Will the Palestinians Miss Out Again?

September 26, 2005

The European Commission has agreed to further financial support for the Palestinians, increasing aid to 280 million for 2005.

This will include:

  • A special 60 million allocation to help revive the Palestinian economy and create institutions capable of addressing the new responsibilities.
  • 70 million to support to the World Bank Reform Trust Fund, which is passed directly to the PA.
  • 64 million for the work of UNRWA.

As the Commission statement noted,

Taking the contributions of the Commission and the EU member states together, the European Union provides around 500 million each year to promote stability, economic regeneration, and reform.

Promoting a stable Palestinian economy, especially as it tries to move forward after the Israeli withdrawal from Gaza, has to be welcomed by all those concerned about securing peace in the region. Yet again, the question must be posed: How can the donors be sure that the vast bulk of the money will reach its target?

It was only 6 months ago that the EC's own fraud squad, OLAF, issued a press release, following its investigation into EU funding of the Palestinians. The report highlighted the high risk of misuse associated with international investments directed towards the PA.

OLAF made specific recommendations. They called for international on-going monitoring provisions, which will also ensure that funds circulating outside statutory budgets will be subject to accountability. Central to this argument is that practices, which are considered supportive of terrorism, must be halted. These include paying the salaries of those convicted of violence and other contributions liable to be misunderstood.

Days after the EC announcement was released the Chairman of the PA, Mohammed Abbas, rejected calls from the Quartet to dismantle militias. Leading Palestinian commentators described the Quartet as interfering in internal Palestinian affairs.

The problem remains. Many of these groups are funded through the budget of the PA. There is documented evidence that they exploit the facilities and resources of UNRWA. The European aid announcements contain no indications as to new checks and balances being introduced to ensure that aid reaches the intended recipients and achieves the desired outcomes.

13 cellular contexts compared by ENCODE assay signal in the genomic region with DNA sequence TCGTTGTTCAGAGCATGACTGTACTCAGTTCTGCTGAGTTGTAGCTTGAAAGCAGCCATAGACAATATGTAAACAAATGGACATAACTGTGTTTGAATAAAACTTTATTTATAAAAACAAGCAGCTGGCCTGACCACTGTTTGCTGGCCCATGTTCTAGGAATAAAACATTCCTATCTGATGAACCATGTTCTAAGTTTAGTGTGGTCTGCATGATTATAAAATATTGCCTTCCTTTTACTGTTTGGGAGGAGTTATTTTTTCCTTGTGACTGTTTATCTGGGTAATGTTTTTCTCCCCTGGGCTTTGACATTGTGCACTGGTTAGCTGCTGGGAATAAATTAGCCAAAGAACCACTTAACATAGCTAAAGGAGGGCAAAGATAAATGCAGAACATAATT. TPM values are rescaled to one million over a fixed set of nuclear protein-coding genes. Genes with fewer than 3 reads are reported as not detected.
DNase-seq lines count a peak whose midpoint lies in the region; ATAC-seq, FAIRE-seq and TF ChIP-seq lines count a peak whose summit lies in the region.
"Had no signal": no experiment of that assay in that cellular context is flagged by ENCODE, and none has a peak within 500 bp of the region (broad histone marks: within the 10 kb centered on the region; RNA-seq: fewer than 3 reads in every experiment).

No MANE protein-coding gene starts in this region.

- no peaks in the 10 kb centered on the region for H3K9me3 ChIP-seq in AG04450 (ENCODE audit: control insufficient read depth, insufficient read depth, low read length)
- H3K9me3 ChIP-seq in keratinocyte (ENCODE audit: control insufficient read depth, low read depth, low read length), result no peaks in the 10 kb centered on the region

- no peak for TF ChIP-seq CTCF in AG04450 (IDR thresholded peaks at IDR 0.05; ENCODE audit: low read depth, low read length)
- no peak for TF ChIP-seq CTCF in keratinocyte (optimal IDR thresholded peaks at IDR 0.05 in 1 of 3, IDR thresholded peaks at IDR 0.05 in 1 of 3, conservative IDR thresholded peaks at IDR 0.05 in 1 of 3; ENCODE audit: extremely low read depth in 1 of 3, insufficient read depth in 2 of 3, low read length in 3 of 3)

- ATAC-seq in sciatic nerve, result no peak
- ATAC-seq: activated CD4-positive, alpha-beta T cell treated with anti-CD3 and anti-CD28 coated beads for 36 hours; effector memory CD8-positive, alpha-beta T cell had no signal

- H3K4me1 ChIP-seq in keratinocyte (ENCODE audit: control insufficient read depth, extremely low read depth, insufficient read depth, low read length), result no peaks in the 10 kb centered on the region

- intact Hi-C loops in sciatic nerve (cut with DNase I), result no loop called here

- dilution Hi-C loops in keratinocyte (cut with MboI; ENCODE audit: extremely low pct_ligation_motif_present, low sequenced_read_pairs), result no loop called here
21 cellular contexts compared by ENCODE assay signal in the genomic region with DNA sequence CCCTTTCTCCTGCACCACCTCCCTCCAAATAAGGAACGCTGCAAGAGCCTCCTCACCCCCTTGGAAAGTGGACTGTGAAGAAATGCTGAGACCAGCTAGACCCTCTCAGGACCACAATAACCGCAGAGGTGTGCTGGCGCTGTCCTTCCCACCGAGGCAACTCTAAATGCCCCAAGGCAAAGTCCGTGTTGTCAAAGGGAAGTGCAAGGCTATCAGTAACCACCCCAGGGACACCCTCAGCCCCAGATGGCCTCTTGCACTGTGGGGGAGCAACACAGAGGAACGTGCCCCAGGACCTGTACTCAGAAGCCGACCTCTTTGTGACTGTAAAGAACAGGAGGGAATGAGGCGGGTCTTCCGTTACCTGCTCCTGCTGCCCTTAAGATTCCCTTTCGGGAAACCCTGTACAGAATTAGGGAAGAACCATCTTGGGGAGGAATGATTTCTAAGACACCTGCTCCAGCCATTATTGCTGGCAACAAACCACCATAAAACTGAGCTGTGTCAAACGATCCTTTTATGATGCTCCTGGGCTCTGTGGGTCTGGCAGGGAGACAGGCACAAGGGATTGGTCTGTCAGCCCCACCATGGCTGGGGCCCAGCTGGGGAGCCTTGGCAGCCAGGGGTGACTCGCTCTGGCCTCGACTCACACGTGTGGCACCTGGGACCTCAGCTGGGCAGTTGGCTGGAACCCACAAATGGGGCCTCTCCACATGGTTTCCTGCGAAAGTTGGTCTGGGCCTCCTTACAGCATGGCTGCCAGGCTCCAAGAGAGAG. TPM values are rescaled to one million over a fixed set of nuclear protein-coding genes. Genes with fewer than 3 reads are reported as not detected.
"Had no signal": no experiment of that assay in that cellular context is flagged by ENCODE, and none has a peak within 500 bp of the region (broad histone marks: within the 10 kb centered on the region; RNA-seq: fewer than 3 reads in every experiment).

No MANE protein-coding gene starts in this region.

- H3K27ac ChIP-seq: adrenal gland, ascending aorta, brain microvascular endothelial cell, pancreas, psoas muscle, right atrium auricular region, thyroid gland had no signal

The Quartet's appointment of special envoy James Wolfensohn has proved well founded. His strong professional background is most suited for the task, and he has won the confidence of all the parties. He has quickly succeeded in identifying and prioritising the real needs of the Palestinians. He also has the personal commitment required to 'make it happen'.

A clear example was when he made a personal $500,000 donation and brought together several private donors to pay $14 million for the purchase of green houses in Gaza from Israelis. The plan was to leverage the existing $100 million agricultural export industry to provide employment for thousands of Palestinians.

Unfortunately, the final outcome was disappointing. Despite the large security budget funded by international donations and the clear predictions of potential chaos, the Palestinian leadership did not deploy more than a symbolic presence of police around these strategic assets. The green houses were looted and destroyed shortly after the Israeli departure.

What controls are anticipated for the significantly higher value assets to be funded by Europe? It is clear that taxpayer's money will be spent. Controls over tender processes, fraud detection and project administration are less clear. Just how much of the 280 million will be recorded as having made a direct impact on the lives of all Palestinians and not just a protected leadership?

At a time when Europe is making a concerted effort to tighten its reporting procedures as well as to sell new investment schemes to donors on behalf of the Palestinians, why are the diplomats flouting their own rules?

Below are the full details of the EC announcement.

European Commission to support the Palestinians with 280 million in 2005

IP/05/1159 Brussels, 19 September 2005